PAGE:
Biographical sketch - Projects & Research Interests - Publications - Fundings - Software tools - Students - Misc
Although my research interests and projects are presented here from an individual point of view ("homepage"), all results are obviously a collective effort. See our publications for details about colleagues and collaborators.
In 2010, I initiated the CYTOMINE research project which lead to the development of the CYTOMINE open-source web software platform (Marée et al., Bioinformatics 2016; Rubens et al., 2019). Cytomine is a "Google/OpenStreet Maps"-like rich internet application for remote visualization, collaborative annotation and automated analysis of high-resolution, multi-gigapixels images.
It is now actively used in various domains (including digital pathology, large-scale microscopy, and other fields beyond the biomedical field) by various entities around the world collaborating over the web.
We are continuously developing new software modules and algorithms for multimodal data sources (I'm was co-lead of the Software workpackage of the NEUBIAS and COMULIS COST ACTIONs), benchmarking, and applications in various fields (see CYTOMINE research project page). In addition to our ongoing research & development at University of Liège, I'm co-founder of Cytomine SCES, a not-for-profit cooperative company established to coordinate the open-source community and to improve the sustainability of this open-source tool. Another company, Cytomine SA was founded by collaborators to provide services on top of the Cytomine commmunity open-source edition.
I'm very much in favor of basic principles of open science (open access, open data, open source, open hardware) and links to commons (shared resources), e.g. I published this review on Open Practices and Resources for Collaborative Digital Pathology (Frontiers in Medecine, 2019), and we designed BIAFLOWS, a Collaborative Framework to Reproducibly Deploy and Benchmark Bioimage Analysis Workflows (Cell Patterns, 2020; built on top of Cytomine).
I'm also involved in the BigPicture project (2021-2027, deputy lead of Work Package 4 on "software tools") to establish the biggest open-access database of pathology images to accelerate the development of artificial intelligence in medicine.
In 2021, I started the Shareish (Share and Cherish) project to design and develop an open-source, map-based platform to foster solidarity (or mutual aid) and strengthen community relations based on human needs rather than market needs, inspired by grassroots movements, principles of gift economy (generalized exchange, indirect reciprocity), and solidarity HCI (human-centered informatics, computer-supported cooperative work). A first paper describes the Shareish platform (Communities & Technologies, 2023), and its source code is available on Github to allow various communities to replicate and adapt the platform to their own needs. While this may seem like a shift in my research interests, I see it as a logical extension of my focus on facilitating collaborative practices, from the scientific community to civil society communities.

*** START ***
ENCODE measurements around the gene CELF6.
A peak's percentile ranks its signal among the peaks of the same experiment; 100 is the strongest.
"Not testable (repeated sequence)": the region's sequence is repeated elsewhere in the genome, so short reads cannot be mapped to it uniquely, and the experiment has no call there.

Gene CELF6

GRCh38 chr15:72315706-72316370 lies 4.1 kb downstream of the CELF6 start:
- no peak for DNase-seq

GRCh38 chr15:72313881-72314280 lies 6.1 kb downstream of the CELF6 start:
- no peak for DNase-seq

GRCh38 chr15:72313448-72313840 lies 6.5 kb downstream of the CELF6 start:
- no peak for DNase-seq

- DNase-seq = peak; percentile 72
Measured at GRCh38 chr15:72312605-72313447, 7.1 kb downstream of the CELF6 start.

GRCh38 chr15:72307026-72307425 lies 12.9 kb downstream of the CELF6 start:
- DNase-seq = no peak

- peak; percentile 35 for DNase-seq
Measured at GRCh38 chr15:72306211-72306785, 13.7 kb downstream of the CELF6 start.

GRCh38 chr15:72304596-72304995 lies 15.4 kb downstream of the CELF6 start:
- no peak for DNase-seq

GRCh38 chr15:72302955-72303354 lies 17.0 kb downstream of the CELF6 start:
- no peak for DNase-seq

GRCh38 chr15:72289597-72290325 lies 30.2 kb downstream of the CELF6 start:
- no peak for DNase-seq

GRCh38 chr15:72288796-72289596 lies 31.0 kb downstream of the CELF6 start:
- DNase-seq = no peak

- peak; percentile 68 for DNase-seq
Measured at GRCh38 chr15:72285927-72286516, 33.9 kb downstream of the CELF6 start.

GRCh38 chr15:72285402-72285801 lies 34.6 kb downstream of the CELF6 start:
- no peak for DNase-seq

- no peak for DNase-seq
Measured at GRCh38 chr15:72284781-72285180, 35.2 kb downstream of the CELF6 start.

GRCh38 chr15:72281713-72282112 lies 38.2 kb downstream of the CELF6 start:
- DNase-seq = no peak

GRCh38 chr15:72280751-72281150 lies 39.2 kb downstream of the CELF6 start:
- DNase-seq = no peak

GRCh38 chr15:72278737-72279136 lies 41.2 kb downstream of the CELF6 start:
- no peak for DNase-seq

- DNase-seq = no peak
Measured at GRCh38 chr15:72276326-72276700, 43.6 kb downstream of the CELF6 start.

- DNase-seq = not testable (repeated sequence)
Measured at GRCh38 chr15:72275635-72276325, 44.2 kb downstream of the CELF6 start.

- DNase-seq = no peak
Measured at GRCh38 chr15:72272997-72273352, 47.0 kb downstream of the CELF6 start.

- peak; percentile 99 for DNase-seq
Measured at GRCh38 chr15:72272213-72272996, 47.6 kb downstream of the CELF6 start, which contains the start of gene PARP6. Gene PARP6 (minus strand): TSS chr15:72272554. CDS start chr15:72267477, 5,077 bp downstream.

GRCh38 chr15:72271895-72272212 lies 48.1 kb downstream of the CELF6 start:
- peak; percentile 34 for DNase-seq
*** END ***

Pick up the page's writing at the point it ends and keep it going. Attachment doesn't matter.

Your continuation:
Since 2003 we develop general-purpose methods for the recognition of various types of images that share some visual regularities, without relying on too strong assumptions about patterns to recognize and acquisition conditions, and without having to rely on domain experts to design specific features. This book chapter (2013) summarizes our previous work where we combined ensemble of randomized decision trees with random extraction of subwindows (square patches) described by their raw pixel values. To assess versatility of our methods, we often perform large-scale empirical studies e.g. in Pattern Recognition Letters (2016) for image classification, or Nature Scientific Reports (2018) in for interest point (landmark) detection. More recently, we are trying to combine ideas from tree-based methods, deep learning methods, and transfer learning approaches, see e.g. our papers in CVPR-CVMI (2018) and IEEE-JBHI (2020). Since 2016 these algorithms are integrated into the aforementioned CYTOMINE open-source software, and since 2022 we also use deep learning techniques in the Shareish platform to ease user content creation.
Between January 2005 and October 2014, I was the GIGA Bioinformatics platform manager. We offered software development and data analysis services to academic (within the GIGA research center and beyond) as well as to industrial researchers. Services included classification of biological/biomedical data (SELDI mass spectra, microarrays, clinical databases, ...) obtained from various medical instrumentation based on machine learning methods. This activity lead to co-authorship of several journal papers (in Journal of Immunology, Proteomics, Annals of the rheumatic diseases, ...) in various application domains (inflammatory diseases, cancer, ...).